The Colossus computers were used to help decipher radio teleprinter messages that used had been encrypted using an unknown device. The British called encrypted German teleprinter traffic "Fish",[9] and the unknown machine and its intercepted messages "Tunny". Before the Germans increased the security of their operating procedures, British cryptanalysts diagnosed how the machine functioned and built a machine that emulated it, (British Tunny).

It was deduced that the machine had twelve wheels and used a Vernam ciphering technique on message characters in the standard 5-bit ITA2 code. It did this by combining the plaintext characters with a stream of key characters using the XOR Boolean function to produce the ciphertext.

In August 1941, an operating blunder led to the transmission of two versions of the same message with identical machine settings. These were intercepted and worked on at Bletchley Park. First, John Tiltman, a very talented GC&CS cryptanalyst derived a key stream of almost 4000 characters. Then Bill Tutte, a newly arrived member of the Research Section, used this key stream to work out the logical structure of the Lorenz machine. He deduced that the twelve wheels consisted of two groups of five, which he named the χ (chi) and ψ (psi) wheels, the remaining two he called μ (mu) or "motor" wheels. The chi wheels stepped regularly with each letter that was encrypted, while the psi wheels stepped irregularly, under the control of the motor wheels.[10]

With a truly random key stream, a Vernam cipher removes the natural language property of a plaintext message of having an uneven frequency distribution of the different characters, to produce a uniform distribution in the ciphertext. The Tunny machine worked well in this respect, but the cryptanalysts worked out that examining the character-to-character changes of character streams, instead of the frequency distribution of ciphertext characters, showed a departure from uniformity which provided a way into the system. This was achieved by "differencing" in which each bit or character was XOR-ed with its successor.[11] After Germany surrendered, allied forces captured a Tunny machine and discovered that it was the electromechanical Lorenz SZ (Schluesselzusatzgeraet) in-line cipher machine.[9]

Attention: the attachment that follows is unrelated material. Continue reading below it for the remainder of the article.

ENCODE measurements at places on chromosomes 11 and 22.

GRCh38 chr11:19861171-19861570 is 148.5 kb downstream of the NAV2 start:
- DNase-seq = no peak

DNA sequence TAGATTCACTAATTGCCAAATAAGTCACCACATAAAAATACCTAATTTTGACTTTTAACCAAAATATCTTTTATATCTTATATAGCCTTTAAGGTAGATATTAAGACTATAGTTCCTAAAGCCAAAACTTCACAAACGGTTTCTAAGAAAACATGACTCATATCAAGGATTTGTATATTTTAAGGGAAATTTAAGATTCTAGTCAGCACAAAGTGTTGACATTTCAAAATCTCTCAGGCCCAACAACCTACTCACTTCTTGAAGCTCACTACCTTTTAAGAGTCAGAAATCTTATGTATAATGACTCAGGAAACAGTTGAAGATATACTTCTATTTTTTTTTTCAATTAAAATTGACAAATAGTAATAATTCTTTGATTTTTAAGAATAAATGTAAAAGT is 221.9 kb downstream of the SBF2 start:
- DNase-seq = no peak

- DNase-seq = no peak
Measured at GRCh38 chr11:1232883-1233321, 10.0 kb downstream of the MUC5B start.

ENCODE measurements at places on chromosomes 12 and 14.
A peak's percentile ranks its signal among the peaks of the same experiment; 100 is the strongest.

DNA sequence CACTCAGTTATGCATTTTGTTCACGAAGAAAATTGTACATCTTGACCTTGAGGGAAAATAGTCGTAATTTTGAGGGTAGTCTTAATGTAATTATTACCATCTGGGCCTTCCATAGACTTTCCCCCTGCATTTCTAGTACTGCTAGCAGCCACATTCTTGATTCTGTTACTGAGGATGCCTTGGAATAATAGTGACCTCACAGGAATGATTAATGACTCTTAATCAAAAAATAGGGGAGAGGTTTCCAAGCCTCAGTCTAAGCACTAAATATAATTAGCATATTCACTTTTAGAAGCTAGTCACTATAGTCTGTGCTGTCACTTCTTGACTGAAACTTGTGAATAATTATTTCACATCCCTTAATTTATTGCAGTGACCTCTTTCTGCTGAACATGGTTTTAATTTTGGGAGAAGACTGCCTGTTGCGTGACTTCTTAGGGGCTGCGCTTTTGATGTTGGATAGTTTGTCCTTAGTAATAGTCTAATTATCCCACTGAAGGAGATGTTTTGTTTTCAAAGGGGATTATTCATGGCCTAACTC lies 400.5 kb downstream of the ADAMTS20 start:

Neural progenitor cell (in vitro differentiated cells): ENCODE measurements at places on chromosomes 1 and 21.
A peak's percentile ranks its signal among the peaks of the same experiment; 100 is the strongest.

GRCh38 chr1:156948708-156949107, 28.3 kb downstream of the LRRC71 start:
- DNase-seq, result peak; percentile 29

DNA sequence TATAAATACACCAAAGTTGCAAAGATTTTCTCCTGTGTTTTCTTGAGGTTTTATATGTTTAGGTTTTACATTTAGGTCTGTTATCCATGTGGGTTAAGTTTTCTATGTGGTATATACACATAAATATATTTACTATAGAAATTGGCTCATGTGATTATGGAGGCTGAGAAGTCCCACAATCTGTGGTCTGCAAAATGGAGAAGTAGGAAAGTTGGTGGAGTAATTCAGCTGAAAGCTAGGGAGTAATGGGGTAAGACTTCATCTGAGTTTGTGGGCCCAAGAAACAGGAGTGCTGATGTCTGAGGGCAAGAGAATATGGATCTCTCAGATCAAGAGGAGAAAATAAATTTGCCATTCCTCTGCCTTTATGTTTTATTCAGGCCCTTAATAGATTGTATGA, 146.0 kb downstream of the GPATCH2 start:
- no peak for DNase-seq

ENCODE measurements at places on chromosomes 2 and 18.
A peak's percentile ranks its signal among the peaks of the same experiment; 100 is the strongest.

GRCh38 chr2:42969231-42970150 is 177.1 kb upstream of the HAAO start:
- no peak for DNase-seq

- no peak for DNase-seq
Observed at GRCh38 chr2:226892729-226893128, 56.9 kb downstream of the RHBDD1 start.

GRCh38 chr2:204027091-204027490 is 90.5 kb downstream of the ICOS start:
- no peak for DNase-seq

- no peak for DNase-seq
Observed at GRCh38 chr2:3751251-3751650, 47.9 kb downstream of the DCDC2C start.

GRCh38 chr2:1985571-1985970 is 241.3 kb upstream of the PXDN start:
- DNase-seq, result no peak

In order to decrypt the transmitted messages, two tasks that had to be performed. The first was "wheel breaking", which was the discovery of the cam patterns for all the wheels. These patterns were set up on the Lorenz machine and then used for a fixed period of time for a succession of different messages. Each message was enciphered with a different start position of the wheels. Alan Turing invented a method of wheel-breaking that became known as Turingery.[12] Turing's technique was further developed into "Rectangling" for which Colossus could produce tables for manual analysis. Colossi 2, 4, 6, 7 and 9 had a "gadget" to aid this process.[13]

The second task was "wheel setting", which worked out the start positions of the wheels for a particular message, and could only be attempted once the cam patterns were known.[14] Colossus was initially designed to discover the start position of the chi wheels for a message, not for completely decrypting it. To do this it compared two character streams, counting statistics based on a succession of programmable Boolean functions. The ciphertext was read at high speed from a paper tape. The key stream was generated internally, in a simulation of the Lorenz machine.

Colossus also produced frequency counts of the characters in processed ciphertext, which were essential in checking the settings that had been found.[15]